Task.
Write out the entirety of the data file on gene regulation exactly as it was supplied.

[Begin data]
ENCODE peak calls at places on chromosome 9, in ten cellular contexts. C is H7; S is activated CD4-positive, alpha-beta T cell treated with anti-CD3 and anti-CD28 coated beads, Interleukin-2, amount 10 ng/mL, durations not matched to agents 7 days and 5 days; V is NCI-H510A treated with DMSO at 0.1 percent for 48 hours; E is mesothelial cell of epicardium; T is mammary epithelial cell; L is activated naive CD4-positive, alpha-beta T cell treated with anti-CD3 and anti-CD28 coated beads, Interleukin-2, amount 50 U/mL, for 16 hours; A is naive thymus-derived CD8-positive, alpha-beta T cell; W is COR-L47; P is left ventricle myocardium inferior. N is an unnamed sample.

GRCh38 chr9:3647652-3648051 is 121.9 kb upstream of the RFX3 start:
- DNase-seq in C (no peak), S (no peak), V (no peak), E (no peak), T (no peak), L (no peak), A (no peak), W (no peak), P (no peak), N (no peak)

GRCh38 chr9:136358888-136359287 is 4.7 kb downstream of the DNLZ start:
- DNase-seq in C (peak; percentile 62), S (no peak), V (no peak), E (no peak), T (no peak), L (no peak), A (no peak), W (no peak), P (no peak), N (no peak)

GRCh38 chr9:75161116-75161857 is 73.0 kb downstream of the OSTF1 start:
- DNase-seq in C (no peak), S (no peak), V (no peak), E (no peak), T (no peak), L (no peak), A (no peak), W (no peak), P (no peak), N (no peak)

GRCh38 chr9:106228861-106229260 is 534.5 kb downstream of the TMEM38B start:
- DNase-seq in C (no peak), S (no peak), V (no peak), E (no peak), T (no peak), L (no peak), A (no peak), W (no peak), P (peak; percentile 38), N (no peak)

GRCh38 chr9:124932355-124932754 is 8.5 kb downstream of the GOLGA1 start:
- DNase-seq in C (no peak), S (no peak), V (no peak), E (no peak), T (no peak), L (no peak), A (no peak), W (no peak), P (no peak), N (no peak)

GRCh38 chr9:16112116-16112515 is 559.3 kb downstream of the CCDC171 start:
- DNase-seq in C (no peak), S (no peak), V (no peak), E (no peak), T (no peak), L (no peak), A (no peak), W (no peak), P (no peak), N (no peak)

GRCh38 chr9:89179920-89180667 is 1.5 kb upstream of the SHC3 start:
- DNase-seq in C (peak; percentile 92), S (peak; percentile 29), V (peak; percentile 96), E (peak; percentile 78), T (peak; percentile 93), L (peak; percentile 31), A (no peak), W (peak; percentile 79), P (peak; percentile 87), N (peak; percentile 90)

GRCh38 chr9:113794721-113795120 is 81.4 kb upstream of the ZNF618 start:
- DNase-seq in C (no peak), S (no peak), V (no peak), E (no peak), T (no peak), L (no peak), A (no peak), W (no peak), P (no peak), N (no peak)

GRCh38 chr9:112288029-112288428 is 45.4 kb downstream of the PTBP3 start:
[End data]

ENCODE peak calls at places on chromosome 9, in ten cellular contexts. C is H7; S is activated CD4-positive, alpha-beta T cell treated with anti-CD3 and anti-CD28 coated beads, Interleukin-2, amount 10 ng/mL, durations not matched to agents 7 days and 5 days; V is NCI-H510A treated with DMSO at 0.1 percent for 48 hours; E is mesothelial cell of epicardium; T is mammary epithelial cell; L is activated naive CD4-positive, alpha-beta T cell treated with anti-CD3 and anti-CD28 coated beads, Interleukin-2, amount 50 U/mL, for 16 hours; A is naive thymus-derived CD8-positive, alpha-beta T cell; W is COR-L47; P is left ventricle myocardium inferior. N is an unnamed sample.

GRCh38 chr9:3647652-3648051 is 121.9 kb upstream of the RFX3 start:
- DNase-seq in C (no peak), S (no peak), V (no peak), E (no peak), T (no peak), L (no peak), A (no peak), W (no peak), P (no peak), N (no peak)

GRCh38 chr9:136358888-136359287 is 4.7 kb downstream of the DNLZ start:
- DNase-seq in C (peak; percentile 62), S (no peak), V (no peak), E (no peak), T (no peak), L (no peak), A (no peak), W (no peak), P (no peak), N (no peak)

GRCh38 chr9:75161116-75161857 is 73.0 kb downstream of the OSTF1 start:
- DNase-seq in C (no peak), S (no peak), V (no peak), E (no peak), T (no peak), L (no peak), A (no peak), W (no peak), P (no peak), N (no peak)

GRCh38 chr9:106228861-106229260 is 534.5 kb downstream of the TMEM38B start:
- DNase-seq in C (no peak), S (no peak), V (no peak), E (no peak), T (no peak), L (no peak), A (no peak), W (no peak), P (peak; percentile 38), N (no peak)

GRCh38 chr9:124932355-124932754 is 8.5 kb downstream of the GOLGA1 start:
- DNase-seq in C (no peak), S (no peak), V (no peak), E (no peak), T (no peak), L (no peak), A (no peak), W (no peak), P (no peak), N (no peak)

GRCh38 chr9:16112116-16112515 is 559.3 kb downstream of the CCDC171 start:
- DNase-seq in C (no peak), S (no peak), V (no peak), E (no peak), T (no peak), L (no peak), A (no peak), W (no peak), P (no peak), N (no peak)

GRCh38 chr9:89179920-89180667 is 1.5 kb upstream of the SHC3 start:
- DNase-seq in C (peak; percentile 92), S (peak; percentile 29), V (peak; percentile 96), E (peak; percentile 78), T (peak; percentile 93), L (peak; percentile 31), A (no peak), W (peak; percentile 79), P (peak; percentile 87), N (peak; percentile 90)

GRCh38 chr9:113794721-113795120 is 81.4 kb upstream of the ZNF618 start:
- DNase-seq in C (no peak), S (no peak), V (no peak), E (no peak), T (no peak), L (no peak), A (no peak), W (no peak), P (no peak), N (no peak)

GRCh38 chr9:112288029-112288428 is 45.4 kb downstream of the PTBP3 start: